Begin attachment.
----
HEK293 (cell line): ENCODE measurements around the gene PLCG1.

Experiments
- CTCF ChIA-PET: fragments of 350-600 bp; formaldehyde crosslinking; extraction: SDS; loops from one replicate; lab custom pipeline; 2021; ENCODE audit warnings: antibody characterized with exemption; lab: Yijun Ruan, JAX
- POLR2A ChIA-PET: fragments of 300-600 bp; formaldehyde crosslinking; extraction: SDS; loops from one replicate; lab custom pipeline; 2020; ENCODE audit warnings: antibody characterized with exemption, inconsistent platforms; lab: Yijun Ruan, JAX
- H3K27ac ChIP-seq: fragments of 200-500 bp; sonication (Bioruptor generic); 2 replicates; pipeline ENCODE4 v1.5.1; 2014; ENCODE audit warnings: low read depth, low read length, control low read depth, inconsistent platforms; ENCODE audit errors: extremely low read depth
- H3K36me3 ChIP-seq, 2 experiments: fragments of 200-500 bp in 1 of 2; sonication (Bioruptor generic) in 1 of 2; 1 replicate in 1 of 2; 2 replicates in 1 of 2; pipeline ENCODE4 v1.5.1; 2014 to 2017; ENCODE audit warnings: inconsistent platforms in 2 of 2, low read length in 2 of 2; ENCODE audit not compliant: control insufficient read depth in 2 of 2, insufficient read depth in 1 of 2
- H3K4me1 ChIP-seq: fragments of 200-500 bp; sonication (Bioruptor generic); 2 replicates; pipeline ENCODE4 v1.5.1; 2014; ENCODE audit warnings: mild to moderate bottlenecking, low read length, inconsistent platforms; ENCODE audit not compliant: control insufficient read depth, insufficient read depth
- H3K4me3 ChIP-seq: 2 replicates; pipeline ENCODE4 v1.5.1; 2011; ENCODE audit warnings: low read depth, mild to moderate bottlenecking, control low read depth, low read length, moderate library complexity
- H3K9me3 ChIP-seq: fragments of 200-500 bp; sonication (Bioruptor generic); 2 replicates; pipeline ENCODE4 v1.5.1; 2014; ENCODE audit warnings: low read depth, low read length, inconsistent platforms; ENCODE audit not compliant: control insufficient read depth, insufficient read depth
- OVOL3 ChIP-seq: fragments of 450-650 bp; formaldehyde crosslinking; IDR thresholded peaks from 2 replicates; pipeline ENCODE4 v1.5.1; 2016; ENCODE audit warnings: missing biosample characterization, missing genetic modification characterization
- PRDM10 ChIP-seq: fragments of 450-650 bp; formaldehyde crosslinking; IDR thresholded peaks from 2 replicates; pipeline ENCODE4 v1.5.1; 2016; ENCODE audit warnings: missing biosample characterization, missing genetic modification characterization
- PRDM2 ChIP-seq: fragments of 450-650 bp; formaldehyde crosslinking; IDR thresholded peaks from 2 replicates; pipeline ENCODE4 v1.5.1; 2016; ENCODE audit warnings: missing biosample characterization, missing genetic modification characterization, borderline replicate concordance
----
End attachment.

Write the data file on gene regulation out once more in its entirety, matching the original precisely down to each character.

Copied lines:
HEK293 (cell line): ENCODE measurements around the gene PLCG1.

Experiments
- CTCF ChIA-PET: fragments of 350-600 bp; formaldehyde crosslinking; extraction: SDS; loops from one replicate; lab custom pipeline; 2021; ENCODE audit warnings: antibody characterized with exemption; lab: Yijun Ruan, JAX
- POLR2A ChIA-PET: fragments of 300-600 bp; formaldehyde crosslinking; extraction: SDS; loops from one replicate; lab custom pipeline; 2020; ENCODE audit warnings: antibody characterized with exemption, inconsistent platforms; lab: Yijun Ruan, JAX
- H3K27ac ChIP-seq: fragments of 200-500 bp; sonication (Bioruptor generic); 2 replicates; pipeline ENCODE4 v1.5.1; 2014; ENCODE audit warnings: low read depth, low read length, control low read depth, inconsistent platforms; ENCODE audit errors: extremely low read depth
- H3K36me3 ChIP-seq, 2 experiments: fragments of 200-500 bp in 1 of 2; sonication (Bioruptor generic) in 1 of 2; 1 replicate in 1 of 2; 2 replicates in 1 of 2; pipeline ENCODE4 v1.5.1; 2014 to 2017; ENCODE audit warnings: inconsistent platforms in 2 of 2, low read length in 2 of 2; ENCODE audit not compliant: control insufficient read depth in 2 of 2, insufficient read depth in 1 of 2
- H3K4me1 ChIP-seq: fragments of 200-500 bp; sonication (Bioruptor generic); 2 replicates; pipeline ENCODE4 v1.5.1; 2014; ENCODE audit warnings: mild to moderate bottlenecking, low read length, inconsistent platforms; ENCODE audit not compliant: control insufficient read depth, insufficient read depth
- H3K4me3 ChIP-seq: 2 replicates; pipeline ENCODE4 v1.5.1; 2011; ENCODE audit warnings: low read depth, mild to moderate bottlenecking, control low read depth, low read length, moderate library complexity
- H3K9me3 ChIP-seq: fragments of 200-500 bp; sonication (Bioruptor generic); 2 replicates; pipeline ENCODE4 v1.5.1; 2014; ENCODE audit warnings: low read depth, low read length, inconsistent platforms; ENCODE audit not compliant: control insufficient read depth, insufficient read depth
- OVOL3 ChIP-seq: fragments of 450-650 bp; formaldehyde crosslinking; IDR thresholded peaks from 2 replicates; pipeline ENCODE4 v1.5.1; 2016; ENCODE audit warnings: missing biosample characterization, missing genetic modification characterization
- PRDM10 ChIP-seq: fragments of 450-650 bp; formaldehyde crosslinking; IDR thresholded peaks from 2 replicates; pipeline ENCODE4 v1.5.1; 2016; ENCODE audit warnings: missing biosample characterization, missing genetic modification characterization
- PRDM2 ChIP-seq: fragments of 450-650 bp; formaldehyde crosslinking; IDR thresholded peaks from 2 replicates; pipeline ENCODE4 v1.5.1; 2016; ENCODE audit warnings: missing biosample characterization, missing genetic modification characterization, borderline replicate concordance